Treatment decisions in kidney transplantation requires patients and clinicians to weigh the benefits and harms of a broad range of medical and surgical interventions, but the heterogeneity and lack of patient-relevant outcomes across trials in transplantation makes these trade-offs uncertain, thus, the need for a core outcome set that reflects stakeholder priorities.
We convened 2 international Standardized Outcomes in Nephrology-Kidney Transplantation stakeholder consensus workshops in Boston (17 patients/caregivers; 52 health professionals) and Hong Kong (10 patients/caregivers; 45 health professionals). In facilitated breakout groups, participants discussed the development and implementation of core outcome domains for trials in kidney transplantation.
Seven themes were identified. Reinforcing the paramount importance of graft outcomes encompassed the prevailing dread of dialysis, distilling the meaning of graft function, and acknowledging the terrifying and ambiguous terminology of rejection. Reflecting critical trade-offs between graft health and medical comorbidities was fundamental. Contextualizing mortality explained discrepancies in the prioritization of death among stakeholders—inevitability of death (patients), preventing premature death (clinicians), and ensuring safety (regulators). Imperative to capture patient-reported outcomes was driven by making explicit patient priorities, fulfilling regulatory requirements, and addressing life participation. Specificity to transplant; feasibility and pragmatism (long-term impacts and responsiveness to interventions); and recognizing gradients of severity within outcome domains were raised as considerations.
Stakeholders support the inclusion of graft health, mortality, cardiovascular disease, infection, cancer, and patient-reported outcomes (ie, life participation) in a core outcomes set. Addressing ambiguous terminology and feasibility is needed in establishing these core outcome domains for trials in kidney transplantation.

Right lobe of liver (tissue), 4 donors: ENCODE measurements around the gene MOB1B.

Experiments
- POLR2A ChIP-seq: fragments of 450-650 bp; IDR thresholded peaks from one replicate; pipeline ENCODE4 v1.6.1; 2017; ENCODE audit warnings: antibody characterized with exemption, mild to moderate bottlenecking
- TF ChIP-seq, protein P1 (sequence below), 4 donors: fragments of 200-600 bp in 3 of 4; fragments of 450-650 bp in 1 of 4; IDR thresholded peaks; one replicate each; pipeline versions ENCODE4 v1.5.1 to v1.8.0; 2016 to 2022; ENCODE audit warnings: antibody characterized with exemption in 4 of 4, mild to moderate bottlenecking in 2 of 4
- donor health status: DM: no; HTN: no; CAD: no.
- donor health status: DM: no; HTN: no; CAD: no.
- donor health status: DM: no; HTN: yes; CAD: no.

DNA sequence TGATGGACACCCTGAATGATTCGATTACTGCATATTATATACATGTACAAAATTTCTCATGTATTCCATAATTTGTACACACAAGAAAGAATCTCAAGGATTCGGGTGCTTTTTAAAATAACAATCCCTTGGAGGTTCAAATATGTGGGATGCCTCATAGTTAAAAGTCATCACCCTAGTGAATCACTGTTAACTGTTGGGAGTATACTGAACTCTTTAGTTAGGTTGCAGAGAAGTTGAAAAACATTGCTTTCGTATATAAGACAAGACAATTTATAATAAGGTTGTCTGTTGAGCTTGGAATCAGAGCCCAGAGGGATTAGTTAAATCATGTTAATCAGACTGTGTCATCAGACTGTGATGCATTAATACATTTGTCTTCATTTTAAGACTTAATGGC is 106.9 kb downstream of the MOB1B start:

1 Sydney School of Public Health, The University of Sydney, Sydney, NSW, Australia.
2 Centre for Kidney Research, The Children’s Hospital at Westmead, Westmead, NSW, Australia.
3 Division of Nephrology, University of British Columbia, Vancouver, BC, Canada.
4 Department of Nephrology, Charité-Universitätsmedizin Berlin, Germany.
5 Transplant Unit, University of Edinburgh, Edinburgh, United Kingdom.
6 Renal Division, University of Pennsylvania Perelman School of Medicine, Philadelphia, PA, United States.
7 ESRD Network 18, Los Angeles, CA.
8 Clinique Universitaire de Nephrologie, CHU Michallon, Grenoble, France.
9 Centre for Transplant and Renal Research, Westmead Hospital, NSW, Westmead, Australia.
10 Department of Medicine, The University of Chicago, Chicago, IL.
11 Department of Surgery, University of Minnesota, Minneapolis, MN.
12 School of Medicine and Dentistry, Queen Mary University of London, London, United Kingdom.
13 Department of Nephrology and Clinical Immunology, University Francois Rabelais, Tours Hospital, Tours, France.
14 INSERM, U1246, Tours, Franc Tours, France.
15 Department of Nephrology, Los Angeles Biomedical Research Institute at Harbor-UCLA Medical Center, Los Angeles, CA.
16 William B. Schwartz Division of Nephrology, Tufts Medical Center, Boston, MA.
17 Jockey Club Nephrology & Urology Centre, Princess Margaret Hospital, Hong Kong.
18 The University of Hong Kong, Queen Mary Hospital, Hong Kong.
19 Department of Nephrology, Monash Medical Centre, Melbourne, Australia.
20 Depatment of Renal Medicine, Singapore General Hospital, Singapore.
Received 26 January 2017. Revision received 9 March 2017.
Accepted 13 March 2017.
A complete list of the SONG-Tx workshop investigators is provided in Supplementary File 1, SDC,http://links.lww.com/TP/B438.
This project is supported by a National Health and Medical Research Council Project Grant 1128564 and Program Grant 1092597. AT is supported by a NHMRC Career Development Fellowship 1106716.
The authors declare no conflicts of interest.
A.T. participated in the research design, data collection, data analysis, and drafted the article. J.G., K.B., L.M., P.P.R., D.R., L.R., G.W., M.A.J., T.L.P., A.W., J.C.C., B.S., N.E., A.F.R., C.S.H., J.I.S., K.H., K.M., R.P., S.F., M.M., C.R., J.R., L.X.C., M.H., N.L., S.K., S.T., A.J., and J.R.C. participated in the research design, data collection, data analysis, and provided intellectual input on the article and contributed to article writing.
Correspondence: Allison Tong, PhD, Centre for Kidney Research. The Children’s Hospital at Westmead, Westmead, NSW 2145, Sydney, Australia. (email@example.com).
Supplemental digital content (SDC) is available for this article. Direct URL citations appear in the printed text, and links to the digital files are provided in the HTML text of this article on the journal’s Web site (www.transplantjournal.com).